[MozFest]Playful & Participatory learning at Mozilla Clubs

Mozilla Festival has been one of the the biggest Open web events that I’ve ever attended. For the folks who’ve already been a part of Mozfest know that it’s 3 days of sheer madness(the good kind, obviously) and AWESOMENESS! MozFest is an annual celebration of the world’s most valuable public resource: the open Web.

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Posted by Mozilla on Thursday, November 12, 2015

This year, a lot has happened to me so far. Although I was geared up for the madness, as Murphy’s Law suggests, everything that can go wrong will go wrong( and it did)! Mozfest has this amazing ability to connect people with people and people with their interests. It is also that time of the year when you get to meet other Mozillians and community members from all over the world. Putting a face to that name(IRC nick) is always wonderful!
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This year at Mozfest, I was invited by the Mozilla Learning Network. As a regional coordinator for Mozilla clubs, something that’s on top of my priority list is to empower club captains and make sure I cater to their needs, in terms of resources, support and whatever I can offer them to run a Mozilla Club. Something that I focused on at Mozfest this year was Participation and help define “Teach like Mozilla”.

K, cool. So what did you do to help?

I ran a fireside  chat called Playful and participatory learning in Mozilla Clubs at Mozfest. Oh, and we had real FIRE and WOOD as well!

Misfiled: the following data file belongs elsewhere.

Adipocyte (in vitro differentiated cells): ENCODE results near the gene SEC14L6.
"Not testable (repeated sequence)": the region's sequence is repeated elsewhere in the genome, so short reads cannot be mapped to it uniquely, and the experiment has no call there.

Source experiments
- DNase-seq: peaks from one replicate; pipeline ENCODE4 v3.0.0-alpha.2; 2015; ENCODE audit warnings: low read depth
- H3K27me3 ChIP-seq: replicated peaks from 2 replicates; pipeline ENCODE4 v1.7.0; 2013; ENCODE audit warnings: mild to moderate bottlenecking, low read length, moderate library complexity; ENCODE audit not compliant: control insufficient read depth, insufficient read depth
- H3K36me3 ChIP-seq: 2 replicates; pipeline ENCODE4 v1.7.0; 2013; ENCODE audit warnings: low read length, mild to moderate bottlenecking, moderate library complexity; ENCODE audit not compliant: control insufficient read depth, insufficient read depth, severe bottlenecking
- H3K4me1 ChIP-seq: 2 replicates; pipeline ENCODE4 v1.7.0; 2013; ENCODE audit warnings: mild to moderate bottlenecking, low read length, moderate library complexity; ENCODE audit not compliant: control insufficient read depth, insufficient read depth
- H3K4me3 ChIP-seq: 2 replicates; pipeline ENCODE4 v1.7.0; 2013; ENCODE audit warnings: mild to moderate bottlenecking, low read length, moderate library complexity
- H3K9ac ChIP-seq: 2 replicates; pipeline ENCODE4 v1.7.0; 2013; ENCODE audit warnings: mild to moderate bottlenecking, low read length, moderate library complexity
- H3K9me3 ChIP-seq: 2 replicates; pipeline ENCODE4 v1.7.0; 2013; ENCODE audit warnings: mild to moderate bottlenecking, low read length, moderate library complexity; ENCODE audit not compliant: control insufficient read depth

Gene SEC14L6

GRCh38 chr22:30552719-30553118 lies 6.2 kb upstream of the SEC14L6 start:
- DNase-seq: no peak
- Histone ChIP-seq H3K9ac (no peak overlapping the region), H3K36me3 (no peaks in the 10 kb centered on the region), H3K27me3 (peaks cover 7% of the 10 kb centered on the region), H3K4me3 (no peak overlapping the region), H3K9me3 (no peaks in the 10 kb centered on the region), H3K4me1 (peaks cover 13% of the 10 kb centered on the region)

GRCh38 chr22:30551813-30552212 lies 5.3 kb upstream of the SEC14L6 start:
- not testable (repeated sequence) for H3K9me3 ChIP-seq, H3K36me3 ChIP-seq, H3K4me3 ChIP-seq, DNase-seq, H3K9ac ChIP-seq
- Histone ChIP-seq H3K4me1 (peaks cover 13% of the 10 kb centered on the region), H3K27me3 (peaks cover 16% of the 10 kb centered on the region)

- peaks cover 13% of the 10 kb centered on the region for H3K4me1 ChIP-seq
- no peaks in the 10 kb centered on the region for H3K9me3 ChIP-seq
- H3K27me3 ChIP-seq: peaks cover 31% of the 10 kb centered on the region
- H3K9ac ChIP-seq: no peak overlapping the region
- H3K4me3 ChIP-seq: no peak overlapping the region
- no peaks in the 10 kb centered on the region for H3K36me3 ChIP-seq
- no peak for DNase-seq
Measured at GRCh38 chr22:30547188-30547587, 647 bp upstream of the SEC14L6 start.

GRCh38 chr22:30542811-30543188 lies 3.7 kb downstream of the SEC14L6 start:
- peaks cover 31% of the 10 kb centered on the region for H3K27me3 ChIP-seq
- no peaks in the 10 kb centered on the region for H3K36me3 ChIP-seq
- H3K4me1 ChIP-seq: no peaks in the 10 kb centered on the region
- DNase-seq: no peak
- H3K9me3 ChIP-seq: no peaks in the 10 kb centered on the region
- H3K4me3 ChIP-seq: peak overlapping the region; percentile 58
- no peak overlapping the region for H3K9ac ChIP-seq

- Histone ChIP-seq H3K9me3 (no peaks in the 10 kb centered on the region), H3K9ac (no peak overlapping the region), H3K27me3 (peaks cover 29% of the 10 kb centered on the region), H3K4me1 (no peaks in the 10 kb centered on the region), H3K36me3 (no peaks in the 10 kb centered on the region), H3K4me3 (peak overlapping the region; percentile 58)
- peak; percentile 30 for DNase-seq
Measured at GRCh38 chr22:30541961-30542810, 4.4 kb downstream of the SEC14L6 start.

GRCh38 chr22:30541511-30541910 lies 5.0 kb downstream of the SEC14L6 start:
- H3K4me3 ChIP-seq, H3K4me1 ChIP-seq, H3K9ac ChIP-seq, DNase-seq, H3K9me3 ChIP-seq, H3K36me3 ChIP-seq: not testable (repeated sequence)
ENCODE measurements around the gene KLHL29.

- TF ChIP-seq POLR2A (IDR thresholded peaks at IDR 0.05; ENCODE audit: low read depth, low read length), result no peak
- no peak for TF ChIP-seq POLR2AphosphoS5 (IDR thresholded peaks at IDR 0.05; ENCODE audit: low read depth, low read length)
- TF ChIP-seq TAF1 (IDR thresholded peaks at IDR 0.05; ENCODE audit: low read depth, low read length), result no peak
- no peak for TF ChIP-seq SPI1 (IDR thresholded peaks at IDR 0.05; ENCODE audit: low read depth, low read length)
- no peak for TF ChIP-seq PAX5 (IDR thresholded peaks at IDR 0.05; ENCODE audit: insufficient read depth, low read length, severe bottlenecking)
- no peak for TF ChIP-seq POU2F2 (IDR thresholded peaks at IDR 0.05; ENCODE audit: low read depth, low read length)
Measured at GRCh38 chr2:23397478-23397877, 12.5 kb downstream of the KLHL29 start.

Firewood
Here’s a walkaroud tour of our space:

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Thank god we had superman!

Damn. That sounds fun! What’s it like?

We had an amazing set of audience attending the session from a very diverse background. The session was focused on story telling, sharing experience and best practices from learners, teachers, educators and developers.

Notes:

 In some parts of the world like Finland, there’s not much motivation required for people to learn about Web literacy, while in other parts like Brazil, people are more interested in gaming and unless you make it really interesting for them, people won’t  join any web literacy event.
  • Hacking vs Remixing
    Parents are scared on what their kids do online. Even when it’s about web literacy, they think coding or remixing is hacking.
  • Not restricted to kids but adults as well
    Web literacy is not only for kids but adults as well. People of all ages need to know how to read, write and participate on the web.
  • Kids vs Parents
    Parents tend to get scared when their kids know more about technology than them. But parents are also interested in learning from their kids and then kids are also excited to teach their parents something they know. In short, if kids are past your level, learn from them.
What are some fun, participatory ways in which you’ve learned or taught stuff?
In India, there were examples of people who taught to code through games like hopscotch and HTML web page frameworks using bricks. Mostly focused on Lo-Fi and No-Fi teaching kits. Movies are really a big thing in India. Remixing movie posters on thimble is the all time fav activity.
In Spain, there are night school programs in companies where the parents, who are employees of the company, come along with their kids and learn about technology. There are different levels of stuff being taught to kids and parents and at the end of the session, kids show their parents some cool stuff they’ve created.
In Brazil, people are taught to remix web pages of popular gaming website and add their names so that they can show it off to others.
In the US, teachers taught with examples of aliens. They are encouraged to create for the WEB and not for any individual. This , personally for me, meant a lot on the digital inclusiveness front. There were examples of colour blind people, left handed people etc.